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I will do an experiment on superconductors, specifically $\text{YBa}_2\text{Cu}_3\text{O}_7$, and I am curios about some steps in the preparation. The starting materials are $\text{Y}_2\text{O}_3$, $\text{BaCO}_3$ and $\text{CuO}$.

First, all three starting materials will be crushed in a mortar. After that, the powder will be heated in the furnace for a few hours and cooled down. What exactly happens here? Does heating the powder give us a better crystal structure of $\text{YBa}_2\text{Cu}_3\text{O}_7$ which we already got through crushing the materials in the mortar? Or does heating the materials give us $\text{YBa}_2\text{Cu}_3\text{O}_7$?

Second, after it is cooled down it will be crushed and formed into pellets. The pellets are then going to be heated in an environment which purely consists of oxygen. Heating it in oxygen apparently turns our $\text{YBa}_2\text{Cu}_3\text{O}_7$ into $\text{YBa}_2\text{Cu}_3\text{O}_{7-x}$. Why does our material lose oxygen when heated in an oxygen environment?

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For the first question: Crushing the precursors in a mortar does not create YBCO. It only creates tiny particles of each precursor. Heating to high temperatures allows the tiny particles to chemically react into YBCO. Tiny particles are much more reactive that large chunks as the surface to volume ratio is much higher. So you are exposing more of each particle composition to the reaction. Chances are that once you crush the precursors, heat, cool down slowly (to give time to the reaction), and check for the composition (x-rays diffraction for instance), you will find out that all is not reacted. You will have to get this new mixture and start over as many times until you get a single phase.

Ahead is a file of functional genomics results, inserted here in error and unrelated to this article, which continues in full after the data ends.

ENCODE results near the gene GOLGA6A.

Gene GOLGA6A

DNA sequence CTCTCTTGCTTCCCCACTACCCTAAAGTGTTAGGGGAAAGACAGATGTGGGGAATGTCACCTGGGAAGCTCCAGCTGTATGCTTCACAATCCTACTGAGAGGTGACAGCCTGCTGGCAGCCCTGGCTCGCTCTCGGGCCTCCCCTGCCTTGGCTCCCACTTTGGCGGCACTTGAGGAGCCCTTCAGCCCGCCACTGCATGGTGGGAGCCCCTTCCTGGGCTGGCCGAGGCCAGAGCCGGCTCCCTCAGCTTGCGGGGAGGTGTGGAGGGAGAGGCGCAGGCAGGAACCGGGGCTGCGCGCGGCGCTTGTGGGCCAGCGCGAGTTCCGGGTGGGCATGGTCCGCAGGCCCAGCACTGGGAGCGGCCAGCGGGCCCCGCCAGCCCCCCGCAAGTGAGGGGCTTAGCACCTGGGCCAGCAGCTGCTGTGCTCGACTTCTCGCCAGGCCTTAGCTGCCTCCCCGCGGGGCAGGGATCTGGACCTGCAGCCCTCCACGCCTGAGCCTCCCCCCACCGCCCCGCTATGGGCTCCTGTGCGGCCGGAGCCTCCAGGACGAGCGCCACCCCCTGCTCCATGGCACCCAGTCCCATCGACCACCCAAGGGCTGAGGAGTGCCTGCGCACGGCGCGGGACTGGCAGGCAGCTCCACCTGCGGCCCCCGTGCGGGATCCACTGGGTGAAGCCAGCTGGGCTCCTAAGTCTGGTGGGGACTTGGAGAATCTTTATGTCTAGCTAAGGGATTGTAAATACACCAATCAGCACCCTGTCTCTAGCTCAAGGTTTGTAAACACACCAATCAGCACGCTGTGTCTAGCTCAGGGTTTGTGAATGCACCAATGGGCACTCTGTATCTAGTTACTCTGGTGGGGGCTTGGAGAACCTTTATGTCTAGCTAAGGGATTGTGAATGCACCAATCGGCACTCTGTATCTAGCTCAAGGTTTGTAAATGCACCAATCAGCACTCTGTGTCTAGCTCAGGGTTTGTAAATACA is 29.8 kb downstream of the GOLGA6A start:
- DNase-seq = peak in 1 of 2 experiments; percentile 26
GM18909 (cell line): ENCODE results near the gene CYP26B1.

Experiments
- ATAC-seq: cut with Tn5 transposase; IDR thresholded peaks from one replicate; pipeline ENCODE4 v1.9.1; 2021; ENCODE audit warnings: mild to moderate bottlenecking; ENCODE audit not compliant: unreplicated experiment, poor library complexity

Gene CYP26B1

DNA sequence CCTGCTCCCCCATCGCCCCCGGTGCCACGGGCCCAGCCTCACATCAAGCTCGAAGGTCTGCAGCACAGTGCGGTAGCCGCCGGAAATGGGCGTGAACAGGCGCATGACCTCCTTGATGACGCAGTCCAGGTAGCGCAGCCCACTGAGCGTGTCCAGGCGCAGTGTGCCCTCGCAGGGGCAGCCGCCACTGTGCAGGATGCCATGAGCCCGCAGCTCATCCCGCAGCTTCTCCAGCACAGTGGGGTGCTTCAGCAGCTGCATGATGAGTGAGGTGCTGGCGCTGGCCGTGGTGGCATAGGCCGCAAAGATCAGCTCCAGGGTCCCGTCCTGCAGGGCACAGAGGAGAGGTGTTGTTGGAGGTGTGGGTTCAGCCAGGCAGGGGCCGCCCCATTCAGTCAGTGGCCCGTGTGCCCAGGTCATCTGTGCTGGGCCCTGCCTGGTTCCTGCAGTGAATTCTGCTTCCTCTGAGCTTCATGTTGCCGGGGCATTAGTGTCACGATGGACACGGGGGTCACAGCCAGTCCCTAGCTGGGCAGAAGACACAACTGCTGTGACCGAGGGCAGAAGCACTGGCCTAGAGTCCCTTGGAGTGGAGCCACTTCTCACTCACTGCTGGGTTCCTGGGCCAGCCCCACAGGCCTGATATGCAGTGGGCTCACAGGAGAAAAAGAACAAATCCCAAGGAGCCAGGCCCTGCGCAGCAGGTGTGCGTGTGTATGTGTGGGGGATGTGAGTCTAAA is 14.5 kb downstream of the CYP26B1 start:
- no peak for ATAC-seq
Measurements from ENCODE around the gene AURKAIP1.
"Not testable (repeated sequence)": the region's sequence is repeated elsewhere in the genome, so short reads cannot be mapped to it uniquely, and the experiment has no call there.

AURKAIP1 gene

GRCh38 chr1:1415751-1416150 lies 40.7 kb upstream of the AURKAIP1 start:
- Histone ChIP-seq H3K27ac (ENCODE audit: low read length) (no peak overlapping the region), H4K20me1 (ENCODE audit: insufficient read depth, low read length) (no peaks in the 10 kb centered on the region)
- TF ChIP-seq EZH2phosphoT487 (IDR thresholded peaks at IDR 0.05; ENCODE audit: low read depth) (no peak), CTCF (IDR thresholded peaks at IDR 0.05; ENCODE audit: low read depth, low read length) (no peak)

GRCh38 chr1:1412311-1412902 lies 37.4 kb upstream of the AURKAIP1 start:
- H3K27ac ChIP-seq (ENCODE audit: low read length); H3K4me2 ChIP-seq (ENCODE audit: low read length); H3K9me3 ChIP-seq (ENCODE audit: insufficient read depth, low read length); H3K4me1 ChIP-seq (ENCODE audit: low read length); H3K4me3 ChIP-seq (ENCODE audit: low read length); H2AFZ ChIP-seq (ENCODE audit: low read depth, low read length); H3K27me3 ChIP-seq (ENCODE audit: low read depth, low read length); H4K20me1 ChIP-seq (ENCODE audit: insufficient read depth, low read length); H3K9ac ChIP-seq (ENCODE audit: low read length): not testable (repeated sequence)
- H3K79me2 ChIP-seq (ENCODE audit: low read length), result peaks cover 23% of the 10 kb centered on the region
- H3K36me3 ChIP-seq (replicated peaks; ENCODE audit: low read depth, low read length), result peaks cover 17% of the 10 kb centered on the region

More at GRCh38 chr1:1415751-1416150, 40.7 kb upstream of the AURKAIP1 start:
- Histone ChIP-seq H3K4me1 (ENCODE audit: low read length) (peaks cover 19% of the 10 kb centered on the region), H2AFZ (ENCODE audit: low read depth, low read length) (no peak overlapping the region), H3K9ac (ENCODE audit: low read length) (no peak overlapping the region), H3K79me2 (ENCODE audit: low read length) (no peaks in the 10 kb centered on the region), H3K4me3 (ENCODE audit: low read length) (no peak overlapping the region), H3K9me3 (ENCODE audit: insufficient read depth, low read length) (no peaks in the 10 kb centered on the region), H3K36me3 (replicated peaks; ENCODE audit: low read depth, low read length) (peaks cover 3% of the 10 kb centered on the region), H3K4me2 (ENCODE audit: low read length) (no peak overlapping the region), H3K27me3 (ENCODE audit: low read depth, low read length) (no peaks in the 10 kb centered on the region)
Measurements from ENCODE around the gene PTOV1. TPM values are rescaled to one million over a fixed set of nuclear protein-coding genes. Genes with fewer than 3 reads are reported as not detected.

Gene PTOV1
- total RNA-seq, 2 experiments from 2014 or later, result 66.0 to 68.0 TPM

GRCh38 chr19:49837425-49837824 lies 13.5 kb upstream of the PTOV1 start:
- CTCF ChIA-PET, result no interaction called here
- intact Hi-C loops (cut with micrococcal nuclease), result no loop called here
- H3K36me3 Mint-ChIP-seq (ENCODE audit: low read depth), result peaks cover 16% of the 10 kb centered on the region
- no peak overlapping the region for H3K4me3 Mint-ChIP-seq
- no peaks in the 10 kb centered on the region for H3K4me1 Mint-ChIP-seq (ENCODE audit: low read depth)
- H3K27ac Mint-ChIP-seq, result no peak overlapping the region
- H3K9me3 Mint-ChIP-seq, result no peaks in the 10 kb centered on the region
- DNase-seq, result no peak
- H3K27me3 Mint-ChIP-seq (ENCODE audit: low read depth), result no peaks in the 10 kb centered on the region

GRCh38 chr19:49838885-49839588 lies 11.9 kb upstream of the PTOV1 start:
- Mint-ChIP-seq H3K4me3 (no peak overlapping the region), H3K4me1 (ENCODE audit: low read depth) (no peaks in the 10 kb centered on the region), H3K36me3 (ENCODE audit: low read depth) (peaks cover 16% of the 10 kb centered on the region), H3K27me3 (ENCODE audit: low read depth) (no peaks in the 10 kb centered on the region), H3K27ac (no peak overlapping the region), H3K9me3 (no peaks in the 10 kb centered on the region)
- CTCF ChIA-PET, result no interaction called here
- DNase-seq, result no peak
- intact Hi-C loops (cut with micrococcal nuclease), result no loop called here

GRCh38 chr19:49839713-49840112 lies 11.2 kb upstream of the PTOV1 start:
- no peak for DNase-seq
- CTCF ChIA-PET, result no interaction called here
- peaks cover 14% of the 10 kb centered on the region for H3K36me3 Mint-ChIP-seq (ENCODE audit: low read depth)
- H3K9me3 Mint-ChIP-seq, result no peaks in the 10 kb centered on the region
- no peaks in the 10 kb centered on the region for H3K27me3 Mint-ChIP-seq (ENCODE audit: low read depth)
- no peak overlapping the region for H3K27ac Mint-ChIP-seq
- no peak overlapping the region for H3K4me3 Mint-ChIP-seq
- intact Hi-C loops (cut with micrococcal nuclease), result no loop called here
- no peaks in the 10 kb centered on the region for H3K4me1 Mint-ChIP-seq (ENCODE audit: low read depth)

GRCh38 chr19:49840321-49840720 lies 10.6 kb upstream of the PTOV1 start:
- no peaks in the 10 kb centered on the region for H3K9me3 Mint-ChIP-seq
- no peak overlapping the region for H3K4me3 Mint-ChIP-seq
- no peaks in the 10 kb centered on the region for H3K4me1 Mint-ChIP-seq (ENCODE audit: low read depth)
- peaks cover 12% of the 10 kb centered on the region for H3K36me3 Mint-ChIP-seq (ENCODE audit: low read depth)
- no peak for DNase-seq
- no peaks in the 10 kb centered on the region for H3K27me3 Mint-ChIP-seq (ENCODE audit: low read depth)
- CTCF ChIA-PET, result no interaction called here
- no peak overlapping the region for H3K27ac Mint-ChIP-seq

For the second question: YBCO is stable with any amount from 6 to 7 atoms of oxygen per unit formula. YBCO$_6$ is insulating. From the top of my mind, superconductivity appears around 6.3-6.4 atoms of oxygen per unit cell. The highest (optimal) $T_c$ (~91K) has something close to 6.9 atoms of oxygen per unit cell. So, once you synthesize YBCO, you have to carefully treat it in a controlled oxygen atmosphere to get the proper amount of oxygen inside. Note that there are recipes to get to any amount of oxygen in the YBCO$_6$ - YBCO$_7$ range.

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